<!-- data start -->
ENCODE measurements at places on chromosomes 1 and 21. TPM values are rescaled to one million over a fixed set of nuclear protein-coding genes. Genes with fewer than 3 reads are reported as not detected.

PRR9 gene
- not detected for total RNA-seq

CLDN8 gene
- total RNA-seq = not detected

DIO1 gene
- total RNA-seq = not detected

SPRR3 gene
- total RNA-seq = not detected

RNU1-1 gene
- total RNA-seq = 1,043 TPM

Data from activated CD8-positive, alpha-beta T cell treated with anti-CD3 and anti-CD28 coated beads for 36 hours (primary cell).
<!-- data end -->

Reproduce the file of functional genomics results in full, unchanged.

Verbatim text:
ENCODE measurements at places on chromosomes 1 and 21. TPM values are rescaled to one million over a fixed set of nuclear protein-coding genes. Genes with fewer than 3 reads are reported as not detected.

PRR9 gene
- not detected for total RNA-seq

CLDN8 gene
- total RNA-seq = not detected

DIO1 gene
- total RNA-seq = not detected

SPRR3 gene
- total RNA-seq = not detected

RNU1-1 gene
- total RNA-seq = 1,043 TPM

Data from activated CD8-positive, alpha-beta T cell treated with anti-CD3 and anti-CD28 coated beads for 36 hours (primary cell).